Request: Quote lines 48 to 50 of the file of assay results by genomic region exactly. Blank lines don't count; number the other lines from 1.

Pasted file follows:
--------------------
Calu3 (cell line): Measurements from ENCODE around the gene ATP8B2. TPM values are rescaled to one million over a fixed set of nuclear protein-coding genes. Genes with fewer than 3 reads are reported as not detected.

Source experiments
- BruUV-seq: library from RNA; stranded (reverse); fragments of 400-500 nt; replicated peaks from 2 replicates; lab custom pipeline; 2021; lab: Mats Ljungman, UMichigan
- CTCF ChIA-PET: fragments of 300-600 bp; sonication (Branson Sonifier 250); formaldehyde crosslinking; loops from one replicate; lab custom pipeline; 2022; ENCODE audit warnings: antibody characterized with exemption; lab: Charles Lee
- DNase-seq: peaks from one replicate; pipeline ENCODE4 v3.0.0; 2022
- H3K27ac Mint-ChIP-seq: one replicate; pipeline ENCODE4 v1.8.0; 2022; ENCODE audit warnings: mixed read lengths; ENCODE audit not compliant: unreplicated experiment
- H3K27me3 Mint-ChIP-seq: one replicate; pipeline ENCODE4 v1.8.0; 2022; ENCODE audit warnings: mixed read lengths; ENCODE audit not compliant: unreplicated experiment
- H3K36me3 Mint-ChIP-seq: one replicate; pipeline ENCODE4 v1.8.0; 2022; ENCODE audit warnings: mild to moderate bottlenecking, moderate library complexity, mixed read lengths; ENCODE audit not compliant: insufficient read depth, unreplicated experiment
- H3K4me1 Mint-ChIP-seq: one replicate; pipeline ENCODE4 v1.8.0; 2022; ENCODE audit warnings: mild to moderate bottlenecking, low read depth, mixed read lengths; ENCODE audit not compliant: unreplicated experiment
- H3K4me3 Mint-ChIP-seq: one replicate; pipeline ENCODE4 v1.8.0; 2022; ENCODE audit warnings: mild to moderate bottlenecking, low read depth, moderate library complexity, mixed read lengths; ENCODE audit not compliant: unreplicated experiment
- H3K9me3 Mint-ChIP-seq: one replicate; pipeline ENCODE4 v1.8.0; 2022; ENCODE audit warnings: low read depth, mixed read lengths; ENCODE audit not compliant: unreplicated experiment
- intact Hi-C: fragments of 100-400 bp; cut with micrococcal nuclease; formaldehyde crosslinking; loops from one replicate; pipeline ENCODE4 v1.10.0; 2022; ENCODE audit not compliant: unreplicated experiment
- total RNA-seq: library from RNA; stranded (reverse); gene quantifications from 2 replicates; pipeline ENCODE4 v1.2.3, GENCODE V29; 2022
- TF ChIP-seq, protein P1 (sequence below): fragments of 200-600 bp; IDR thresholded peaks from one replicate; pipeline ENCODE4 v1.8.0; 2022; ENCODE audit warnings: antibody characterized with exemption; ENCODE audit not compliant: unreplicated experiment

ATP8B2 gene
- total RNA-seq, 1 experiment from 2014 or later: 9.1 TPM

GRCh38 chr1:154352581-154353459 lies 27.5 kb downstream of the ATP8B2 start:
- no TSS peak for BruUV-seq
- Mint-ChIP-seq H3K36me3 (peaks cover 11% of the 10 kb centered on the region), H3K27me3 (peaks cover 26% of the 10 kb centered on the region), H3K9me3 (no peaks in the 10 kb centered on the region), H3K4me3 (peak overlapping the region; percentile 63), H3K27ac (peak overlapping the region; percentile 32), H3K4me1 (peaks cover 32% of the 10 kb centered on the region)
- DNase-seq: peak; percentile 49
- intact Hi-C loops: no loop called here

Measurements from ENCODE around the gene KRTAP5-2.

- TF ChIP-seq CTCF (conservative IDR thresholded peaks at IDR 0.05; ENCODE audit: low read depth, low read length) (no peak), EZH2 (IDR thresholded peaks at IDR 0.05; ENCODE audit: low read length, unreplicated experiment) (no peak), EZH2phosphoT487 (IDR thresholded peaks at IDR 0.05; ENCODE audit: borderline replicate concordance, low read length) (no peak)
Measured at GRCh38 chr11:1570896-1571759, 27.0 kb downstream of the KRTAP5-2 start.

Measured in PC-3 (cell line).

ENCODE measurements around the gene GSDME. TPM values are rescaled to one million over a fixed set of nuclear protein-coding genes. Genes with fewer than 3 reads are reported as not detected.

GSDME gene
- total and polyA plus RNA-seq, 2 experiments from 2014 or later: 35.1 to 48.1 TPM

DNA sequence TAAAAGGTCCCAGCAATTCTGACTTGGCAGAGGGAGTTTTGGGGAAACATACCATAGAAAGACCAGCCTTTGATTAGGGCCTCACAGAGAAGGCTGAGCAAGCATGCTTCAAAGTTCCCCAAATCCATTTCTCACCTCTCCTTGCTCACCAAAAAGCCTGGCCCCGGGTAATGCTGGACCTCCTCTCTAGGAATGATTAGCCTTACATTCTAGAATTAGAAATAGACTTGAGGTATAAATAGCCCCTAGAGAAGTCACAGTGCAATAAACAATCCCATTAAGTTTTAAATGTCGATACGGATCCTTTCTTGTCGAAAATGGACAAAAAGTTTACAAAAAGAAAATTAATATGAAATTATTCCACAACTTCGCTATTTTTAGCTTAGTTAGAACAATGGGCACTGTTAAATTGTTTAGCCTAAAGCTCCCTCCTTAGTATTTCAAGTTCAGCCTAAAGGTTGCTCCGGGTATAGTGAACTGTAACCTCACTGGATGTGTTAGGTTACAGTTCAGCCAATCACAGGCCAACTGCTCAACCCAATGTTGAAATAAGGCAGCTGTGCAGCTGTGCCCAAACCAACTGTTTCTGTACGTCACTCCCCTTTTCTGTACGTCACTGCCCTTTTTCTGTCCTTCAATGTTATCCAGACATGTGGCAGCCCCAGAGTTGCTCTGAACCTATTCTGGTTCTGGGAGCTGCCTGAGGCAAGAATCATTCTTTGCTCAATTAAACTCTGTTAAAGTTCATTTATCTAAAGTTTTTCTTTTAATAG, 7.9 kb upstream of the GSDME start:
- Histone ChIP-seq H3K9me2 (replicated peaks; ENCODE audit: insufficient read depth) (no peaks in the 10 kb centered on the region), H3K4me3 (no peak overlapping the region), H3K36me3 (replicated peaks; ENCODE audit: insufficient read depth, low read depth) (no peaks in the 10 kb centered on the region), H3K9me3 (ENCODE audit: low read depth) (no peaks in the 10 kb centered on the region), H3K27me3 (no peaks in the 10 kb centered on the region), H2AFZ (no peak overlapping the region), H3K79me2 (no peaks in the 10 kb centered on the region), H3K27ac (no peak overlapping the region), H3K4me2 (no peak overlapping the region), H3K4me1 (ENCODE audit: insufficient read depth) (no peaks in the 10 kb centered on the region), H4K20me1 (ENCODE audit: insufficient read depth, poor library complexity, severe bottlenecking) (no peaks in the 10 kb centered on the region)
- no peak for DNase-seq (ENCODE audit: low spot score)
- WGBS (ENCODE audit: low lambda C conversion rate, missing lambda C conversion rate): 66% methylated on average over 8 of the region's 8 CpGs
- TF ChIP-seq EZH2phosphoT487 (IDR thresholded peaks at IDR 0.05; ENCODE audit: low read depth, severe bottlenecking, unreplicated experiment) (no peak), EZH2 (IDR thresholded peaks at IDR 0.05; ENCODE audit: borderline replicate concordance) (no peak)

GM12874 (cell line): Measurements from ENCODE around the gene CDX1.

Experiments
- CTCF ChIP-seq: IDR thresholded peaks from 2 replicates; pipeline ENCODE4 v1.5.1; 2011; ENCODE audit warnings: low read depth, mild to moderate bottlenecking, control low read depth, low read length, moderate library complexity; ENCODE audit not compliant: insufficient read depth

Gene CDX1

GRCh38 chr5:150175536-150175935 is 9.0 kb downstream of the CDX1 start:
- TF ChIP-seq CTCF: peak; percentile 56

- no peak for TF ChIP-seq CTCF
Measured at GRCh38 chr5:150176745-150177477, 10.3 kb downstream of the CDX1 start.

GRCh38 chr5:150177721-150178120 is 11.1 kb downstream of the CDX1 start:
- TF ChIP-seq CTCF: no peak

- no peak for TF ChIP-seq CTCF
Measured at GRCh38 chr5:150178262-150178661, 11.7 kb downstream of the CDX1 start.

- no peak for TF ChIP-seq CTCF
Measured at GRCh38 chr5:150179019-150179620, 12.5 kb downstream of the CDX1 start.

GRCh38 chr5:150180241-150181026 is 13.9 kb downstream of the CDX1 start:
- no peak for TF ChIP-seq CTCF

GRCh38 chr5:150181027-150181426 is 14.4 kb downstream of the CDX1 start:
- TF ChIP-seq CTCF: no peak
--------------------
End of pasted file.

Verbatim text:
GRCh38 chr5:150180241-150181026 is 13.9 kb downstream of the CDX1 start:
- no peak for TF ChIP-seq CTCF

GRCh38 chr5:150181027-150181426 is 14.4 kb downstream of the CDX1 start: